(b) We see from the Mishnah in Kerisus that, even someone who would not normally be Chayav (since people do not tend to carry out things in their mouths), becomes Chayav because his intention has made what he is doing Chashuv (see Tosfos D.H. 'Ela').




(a) The Shiur for Binyan, Mesates, Makeh ba'Patish and Kode'ach - is a Kol Shehu.

(b) Mesates means smoothening the stones after they have been shaped, or cutting grooves in it.

(c) Rashi here describes Makeh ba'Patish as giving the mined stone the final blow with a pick, to loosen it from the quarry.

(d) Rabban Gamliel (who adds that a worker who bangs his hammer on the anvil whilst working, is also Chayav because of Makeh ba'Patish), is coming to teach us that, although he is not completing the work being performed - only improving the tool being used - it is nevertheless considered Makeh ba'Patish.

(a) Initially, the Gemara thought that Binyan Kol Shehu applies to a poor man who digs a hole, to hide his Perutos. This was performed in the Mishkan, when the people who stitched the curtains would dig holes to store their needles.

(b) Abaye initially explains Binyan Kol Shehu regarding the small metal legs that a poor man would make for his earthenware oven. This was performed in the Mishkan, when the dyers ran short of dyed wool;, they would then manufacture a little oven, to place on it a small pot, to cook a small amount of dye.

(c) The Mishkan was the house of Hashem, and it is not befitting that there should be 'poverty (a shortage) in the place of wealth' - 'Ein Aniyus be'Makom Ashirus'.

(d) If a hole appears in a palace, they will fill it in. In the Mishkan too, if a worm made a hole in a plank, it was filled in with lead.

(a) 'Metzaded' means maneuvering the stone of a building in place.

(b) Shmuel (the author of a.) is speaking about the bottom row of the building, the Tana Kama of the Beraisa, who requires cementing before one can be Chayav, is speaking about the middle rows; and Rebbi Yossi, who is Mechayev just for the placing of the stone, is referring to the top row, which does not even require maneuvering.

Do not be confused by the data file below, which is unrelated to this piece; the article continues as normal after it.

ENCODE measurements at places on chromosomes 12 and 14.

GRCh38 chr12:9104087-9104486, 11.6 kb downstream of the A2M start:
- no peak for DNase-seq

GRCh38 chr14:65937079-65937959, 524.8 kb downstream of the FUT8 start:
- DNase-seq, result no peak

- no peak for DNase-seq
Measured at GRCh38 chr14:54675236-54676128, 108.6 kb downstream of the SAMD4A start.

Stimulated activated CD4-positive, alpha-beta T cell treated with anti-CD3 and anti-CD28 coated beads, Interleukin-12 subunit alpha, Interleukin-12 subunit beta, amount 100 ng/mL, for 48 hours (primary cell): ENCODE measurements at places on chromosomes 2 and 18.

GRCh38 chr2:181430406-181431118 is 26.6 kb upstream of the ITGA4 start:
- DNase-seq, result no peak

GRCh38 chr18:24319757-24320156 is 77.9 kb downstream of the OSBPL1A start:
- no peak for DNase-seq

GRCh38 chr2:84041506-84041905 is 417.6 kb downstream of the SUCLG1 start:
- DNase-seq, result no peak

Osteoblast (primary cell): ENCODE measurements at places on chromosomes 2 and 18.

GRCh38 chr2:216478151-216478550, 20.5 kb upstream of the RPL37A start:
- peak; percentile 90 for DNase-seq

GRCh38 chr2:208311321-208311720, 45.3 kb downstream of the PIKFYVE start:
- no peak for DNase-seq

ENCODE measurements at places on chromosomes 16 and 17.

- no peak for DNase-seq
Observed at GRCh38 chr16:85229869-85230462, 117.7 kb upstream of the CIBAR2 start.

(a) The purpose of the hole in the chicken-coop is to let out the foul air.

(b) According to Shmuel, Mesates, someone who makes a hole in a chicken-coop, or a wedge in the handle of a spade, is Chayav because of Makeh ba'Patish.

(c) Mesates is a process in *building*, so we would not have known from there that, according to Rav, one is also Chayav because of Binyan in the case of making a hole in a chicken-coop (which is *not*).
And had they argued in the latter case, we might have thought that Rav refers to that as Binyan, because making a hole for air, is something that one tends to do when constructing houses, but that he will agree with Shmuel in the case of a wedge in the handle of a spade, which is not the way of building at all.
Therefore he needs to inform us that even that is Binyan and not Makeh ba'Patish (though it is not clear why).
On the other hand, had the Machlokes been confined to this latter case only, we would have thought that, in the first two cases, which are at least similar to building, Shmuel will agree with Rav. That is why they need to argue in all three cases.
(d) Shmuel reads the Mishnah 'ha'Mesates, 'ha'Makeh ba'Patish' ... Chayav?

(a) According to Shmuel, who holds that boring a hole is Chayav, not because of Boneh, but because of Makeh ba'Patish, why does the Mishnah rule 'ha'Kode'ach Kol she'Hu Chayav'? Someone who bores a hole in the wall has still to fill it in. Consequently, it is not the final Tikun, and, according to Shmuel, he should not be Chayav?

(b) The Mishnah is no problem according to Rav, who holds that boring a hole is Chayav because of *Boneh* Kol Shehu; so he will be Chayav, whether it is the final process or not.

(c) The Mishnah is speaking, according to Shmuel, when he banged a nail in the wall, and left it there, in which case, he *has* completed the process, and is Chayav for Makeh ba'Patish.

(a) 'Zeh ha'Klal' etc. comes to include a case where someone carves a cavity which can hold three Lugin in a large block of wood that is large enough to contain a Kav (four Lugin). The Chidush is that, in spite of the fact that he intends to enlarge the cavity from three to four Lugin, he is nevertheless Chayav, since some people will use it as it is with the smaller cavity.

(b) 'Makeh be'Kurnas al ha'Sadan' - means to hit with the hammer on the anvil.

(c) If the Chiyuv of 'Makeh be'Kurnas al ha'Sadan' is for training one's hand to strike the right spot with the correct force, then one should be Chayav even for just *watching* an expert craftsman working on Shabbos?

(d) The source for 'Makeh be'Kurnas' etc. - is the workers in the Mishkan, whose job it was to beat the flat golden and copper plates. After every three strokes, they would bang once on the anvil, in order to ensure that the base of the hammer remained smooth - otherwise a rough-bottomed hammer is likely to split the plates.